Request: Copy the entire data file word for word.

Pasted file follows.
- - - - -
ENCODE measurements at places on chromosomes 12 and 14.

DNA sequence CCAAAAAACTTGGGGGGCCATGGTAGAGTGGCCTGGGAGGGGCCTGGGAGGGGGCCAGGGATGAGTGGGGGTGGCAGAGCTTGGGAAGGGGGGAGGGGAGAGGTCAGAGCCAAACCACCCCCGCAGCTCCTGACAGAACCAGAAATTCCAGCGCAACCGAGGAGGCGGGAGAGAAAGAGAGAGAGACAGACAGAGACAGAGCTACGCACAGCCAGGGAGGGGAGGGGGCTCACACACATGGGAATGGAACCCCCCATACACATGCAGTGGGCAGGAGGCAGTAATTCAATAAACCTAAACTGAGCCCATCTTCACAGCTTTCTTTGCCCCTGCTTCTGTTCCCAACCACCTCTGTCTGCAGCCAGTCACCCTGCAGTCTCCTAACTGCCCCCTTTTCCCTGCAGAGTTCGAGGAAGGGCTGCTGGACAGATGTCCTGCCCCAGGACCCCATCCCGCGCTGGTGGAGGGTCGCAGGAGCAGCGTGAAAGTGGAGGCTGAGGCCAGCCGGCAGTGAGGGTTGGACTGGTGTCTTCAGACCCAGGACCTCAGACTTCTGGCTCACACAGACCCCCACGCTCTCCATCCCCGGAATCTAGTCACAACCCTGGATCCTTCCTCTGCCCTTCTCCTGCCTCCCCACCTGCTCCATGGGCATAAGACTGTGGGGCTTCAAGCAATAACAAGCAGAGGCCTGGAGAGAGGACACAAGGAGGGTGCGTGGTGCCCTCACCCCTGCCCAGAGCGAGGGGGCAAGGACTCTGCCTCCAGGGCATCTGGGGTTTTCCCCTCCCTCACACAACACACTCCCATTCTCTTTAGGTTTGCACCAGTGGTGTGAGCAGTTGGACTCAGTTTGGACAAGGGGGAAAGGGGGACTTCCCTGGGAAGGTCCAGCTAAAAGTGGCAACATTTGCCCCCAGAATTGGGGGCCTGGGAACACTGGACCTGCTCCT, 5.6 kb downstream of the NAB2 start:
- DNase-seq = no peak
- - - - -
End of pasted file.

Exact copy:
ENCODE measurements at places on chromosomes 12 and 14.

DNA sequence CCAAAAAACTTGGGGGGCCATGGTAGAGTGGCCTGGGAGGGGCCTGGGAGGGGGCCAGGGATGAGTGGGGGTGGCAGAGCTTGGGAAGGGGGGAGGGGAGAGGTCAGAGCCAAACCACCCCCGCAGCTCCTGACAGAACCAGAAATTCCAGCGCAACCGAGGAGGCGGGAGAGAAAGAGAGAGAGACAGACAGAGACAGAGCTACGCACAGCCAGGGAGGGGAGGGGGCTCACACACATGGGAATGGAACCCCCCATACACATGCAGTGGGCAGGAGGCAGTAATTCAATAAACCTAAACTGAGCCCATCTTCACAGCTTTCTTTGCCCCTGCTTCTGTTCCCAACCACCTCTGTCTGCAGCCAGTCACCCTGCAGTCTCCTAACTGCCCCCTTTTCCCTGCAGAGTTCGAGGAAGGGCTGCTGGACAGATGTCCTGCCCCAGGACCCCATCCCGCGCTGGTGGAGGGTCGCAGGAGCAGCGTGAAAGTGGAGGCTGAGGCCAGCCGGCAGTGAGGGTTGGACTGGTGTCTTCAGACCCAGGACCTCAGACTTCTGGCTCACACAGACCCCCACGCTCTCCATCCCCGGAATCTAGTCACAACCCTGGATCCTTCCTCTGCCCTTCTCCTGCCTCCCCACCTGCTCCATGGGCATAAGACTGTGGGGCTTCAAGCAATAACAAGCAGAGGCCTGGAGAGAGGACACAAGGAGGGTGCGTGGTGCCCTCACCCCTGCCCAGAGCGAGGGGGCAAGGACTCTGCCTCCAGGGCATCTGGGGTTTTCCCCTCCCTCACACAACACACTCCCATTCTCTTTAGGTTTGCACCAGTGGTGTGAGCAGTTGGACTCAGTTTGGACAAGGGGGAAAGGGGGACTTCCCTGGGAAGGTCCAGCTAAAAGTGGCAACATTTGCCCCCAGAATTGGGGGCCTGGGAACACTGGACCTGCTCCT, 5.6 kb downstream of the NAB2 start:
- DNase-seq = no peak